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An analysis of Isamu Noguchi’s Momo Taro By Anna Guterman, Kavi Subramanian, Julia Dietz, and Sam Nordlinger.

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Presentation on theme: "An analysis of Isamu Noguchi’s Momo Taro By Anna Guterman, Kavi Subramanian, Julia Dietz, and Sam Nordlinger."— Presentation transcript:

1 An analysis of Isamu Noguchi’s Momo Taro By Anna Guterman, Kavi Subramanian, Julia Dietz, and Sam Nordlinger

2  Noguchi was born in 1904 in Los Angeles to an American mother and a Japanese father, and lived in Japan until the age of thirteen, when he moved to Indiana.  His Japanese heritage is seen clearly in the title and background story of his sculpture, Momo Taro, which translates to “peach son” in Japanese. By Anna

3 Background The title, Momo Taro, evokes much thought after investigation of its meaning. “Momo”, which means peach in Japanese, clearly describes the halved peach-shaped boulder. After splitting the granite, Noguchi was reminded of the Japanese folk-tale of Momo Taro, who was born from a peach pit. The idea of the sculpture was not premeditated; only after he began the process did the meaning of the sculpture appear from the rock. By Anna

4  Noguchi was known for being an artist of stone and a born architect, so it is not a coincidence that he is also known for his geometric sculptures. Additionally, he is an accomplished furniture designer, and his pieces are still sold today as art and as functional furniture. By Sam and Anna

5  Momo Taro is a story about a boy who goes off with three friends he finds and they go on a large journey to stop the monster from being mean and stealing from the townspeople.  http://www.youtub aYvIsPWk (link to a video telling the story of Momo Taro) http://www.youtub aYvIsPWk By Sam

6 Second Most Interesting Detail  Momo Taro’s second most interesting detail lies in its patterned elements.  The color remains repeated and neutral, while various textures are played with throughout the sculpture. By Anna

7  The diverse textures presented in Momo Taro somewhat resemble the bite-marks in a peach, but contrary to that statement, many of the indents appear natural and not carved by Noguchi. Whether they are purposeful or not, these varying textures create an earthy and less staged form of art, which is also seen in the sculpture’s “random” placement of the boulders. By Anna

8 Isamu Noguchi’s Momotaro lays atop a hill with ample space between it and Storm King’s numerous other sculptures, beckoning one to climb the tall hill ahead and investigate its enigmatic, ruinous self. At the sculpture, the viewer is free to sit, unlike most other sculptures at a the museum. Beneath, the sprawled out landscape hosts the other pieces for your viewing pleasure. By Kavi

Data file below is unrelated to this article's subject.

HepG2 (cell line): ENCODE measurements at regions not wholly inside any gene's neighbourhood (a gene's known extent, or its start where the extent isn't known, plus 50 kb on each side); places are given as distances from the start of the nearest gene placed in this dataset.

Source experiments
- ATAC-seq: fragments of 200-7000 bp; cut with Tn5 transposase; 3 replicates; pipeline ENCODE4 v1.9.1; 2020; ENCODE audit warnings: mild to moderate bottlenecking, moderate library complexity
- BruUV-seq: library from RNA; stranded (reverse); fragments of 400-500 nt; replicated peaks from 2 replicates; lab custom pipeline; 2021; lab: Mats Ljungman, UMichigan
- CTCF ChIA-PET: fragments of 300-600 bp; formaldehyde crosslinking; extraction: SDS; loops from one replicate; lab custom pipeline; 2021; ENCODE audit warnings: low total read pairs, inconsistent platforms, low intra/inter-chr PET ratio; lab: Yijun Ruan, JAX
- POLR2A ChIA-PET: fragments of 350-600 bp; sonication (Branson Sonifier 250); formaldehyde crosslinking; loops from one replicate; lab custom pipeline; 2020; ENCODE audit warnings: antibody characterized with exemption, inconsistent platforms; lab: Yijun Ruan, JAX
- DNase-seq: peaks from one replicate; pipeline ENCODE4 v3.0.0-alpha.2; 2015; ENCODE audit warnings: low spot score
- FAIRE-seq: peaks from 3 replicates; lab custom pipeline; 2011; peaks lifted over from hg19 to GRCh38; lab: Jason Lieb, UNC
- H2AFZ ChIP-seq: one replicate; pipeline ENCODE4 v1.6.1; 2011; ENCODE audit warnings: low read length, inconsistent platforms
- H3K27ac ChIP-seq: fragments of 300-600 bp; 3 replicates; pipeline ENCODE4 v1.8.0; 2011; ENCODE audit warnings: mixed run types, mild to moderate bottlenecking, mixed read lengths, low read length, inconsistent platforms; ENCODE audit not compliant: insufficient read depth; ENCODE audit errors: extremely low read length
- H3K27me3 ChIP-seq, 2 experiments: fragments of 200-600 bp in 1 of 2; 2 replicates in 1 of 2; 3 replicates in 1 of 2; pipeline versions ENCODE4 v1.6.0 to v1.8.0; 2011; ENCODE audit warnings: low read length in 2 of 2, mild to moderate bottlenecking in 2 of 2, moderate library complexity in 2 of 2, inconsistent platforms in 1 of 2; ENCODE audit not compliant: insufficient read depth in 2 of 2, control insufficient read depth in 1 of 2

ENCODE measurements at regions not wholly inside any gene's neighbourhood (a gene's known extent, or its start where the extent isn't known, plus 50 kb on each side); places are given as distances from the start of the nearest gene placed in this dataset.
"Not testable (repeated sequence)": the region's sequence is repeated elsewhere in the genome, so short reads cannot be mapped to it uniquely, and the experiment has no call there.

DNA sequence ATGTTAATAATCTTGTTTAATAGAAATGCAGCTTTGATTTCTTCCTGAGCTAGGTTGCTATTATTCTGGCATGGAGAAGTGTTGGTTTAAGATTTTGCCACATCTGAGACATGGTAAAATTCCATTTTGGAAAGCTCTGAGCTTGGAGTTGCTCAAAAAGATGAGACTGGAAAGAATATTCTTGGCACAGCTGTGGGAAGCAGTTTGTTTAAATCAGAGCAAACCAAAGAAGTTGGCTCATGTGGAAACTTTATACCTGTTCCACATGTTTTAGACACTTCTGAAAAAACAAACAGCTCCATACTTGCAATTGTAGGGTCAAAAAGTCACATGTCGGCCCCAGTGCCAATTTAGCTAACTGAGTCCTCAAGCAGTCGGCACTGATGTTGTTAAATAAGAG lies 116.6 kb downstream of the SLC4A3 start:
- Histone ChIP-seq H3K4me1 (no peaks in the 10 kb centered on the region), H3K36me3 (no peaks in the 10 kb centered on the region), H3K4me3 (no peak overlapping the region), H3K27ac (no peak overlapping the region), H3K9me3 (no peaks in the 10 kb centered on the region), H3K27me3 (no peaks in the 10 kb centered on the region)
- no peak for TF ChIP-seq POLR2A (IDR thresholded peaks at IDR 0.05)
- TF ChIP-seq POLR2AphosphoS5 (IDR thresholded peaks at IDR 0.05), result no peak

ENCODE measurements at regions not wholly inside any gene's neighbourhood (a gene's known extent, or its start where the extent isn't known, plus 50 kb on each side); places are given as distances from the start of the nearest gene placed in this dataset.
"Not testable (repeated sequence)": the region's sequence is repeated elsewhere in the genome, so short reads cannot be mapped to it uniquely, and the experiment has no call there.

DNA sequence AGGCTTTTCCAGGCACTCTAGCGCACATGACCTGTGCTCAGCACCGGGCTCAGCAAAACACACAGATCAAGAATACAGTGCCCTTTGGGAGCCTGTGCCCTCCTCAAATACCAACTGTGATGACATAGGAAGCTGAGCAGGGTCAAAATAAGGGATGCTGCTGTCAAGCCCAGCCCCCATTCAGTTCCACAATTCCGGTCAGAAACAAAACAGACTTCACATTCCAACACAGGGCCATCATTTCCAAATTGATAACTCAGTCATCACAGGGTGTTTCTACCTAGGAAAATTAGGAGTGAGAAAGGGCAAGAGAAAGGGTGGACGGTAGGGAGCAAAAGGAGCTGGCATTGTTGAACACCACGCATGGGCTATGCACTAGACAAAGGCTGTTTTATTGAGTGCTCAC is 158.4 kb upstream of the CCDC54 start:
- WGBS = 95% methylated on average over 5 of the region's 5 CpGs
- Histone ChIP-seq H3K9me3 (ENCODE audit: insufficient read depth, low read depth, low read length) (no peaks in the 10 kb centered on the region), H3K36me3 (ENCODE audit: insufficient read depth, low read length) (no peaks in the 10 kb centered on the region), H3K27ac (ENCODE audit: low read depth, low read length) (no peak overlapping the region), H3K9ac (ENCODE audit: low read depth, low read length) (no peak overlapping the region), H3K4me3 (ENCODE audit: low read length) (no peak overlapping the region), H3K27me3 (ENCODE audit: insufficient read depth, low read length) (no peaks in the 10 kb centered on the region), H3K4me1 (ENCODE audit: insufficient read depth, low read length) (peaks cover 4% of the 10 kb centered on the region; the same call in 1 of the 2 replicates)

9 Due to lack of seating, the viewer is steered against lingering behind this piece for too long. By Kavi

10 Although there’s plenty of to sit on Momotaro, like this group did for a number of hours. By Kavi

11 However, the main instinct is to “meditate inside the sculpture reverberating with the Buddhist word Om” to the onlooker. Or so says the sculptor in reference to the humongous human sized pit in the sculpture. Sitting in the pit impresses a strong connection to the Japanese folk tale (and the sculpture’s namesake) Momotaro, a story of a buy who emerged from a gigantic peach. Free as it may seem, this sculpture affects the peruser very specifically. However, by giving the freedom to interpret it in whatever way one fancies, Noguchi avoids boxing in the viewer. By Kavi

12 The most revealing and fascinating facet of Momo Taro is its spontaneous creation.“You can find out how to do something and then do it, or you can do something and find out what you did,” Isamu Noguchi said. Noguchi also said that after the initial splitting of the boulder, “there was nothing to do but follow the instructive and not premeditated promptings the composition came to demand,”. This mindset in his art is also seen in the choices Noguchi made in his life, and speaks to his free- flowing spirit. He went pre-med at Columbia, but made a sharp turn to becoming an artist. By Julia and Anna

13 Unlike many famous works of art, Isamu Noguchi’s Momo Taro was not premeditated at all. The idea was formed shortly after Noguchi split a giant, granite boulder. He immediately connected the shape of the boulder to an ancient Japanese folk hero who was born from a peach pit and proceeded to work as the boulder “forced its way” into the beautiful piece of art that stands today. By Julia

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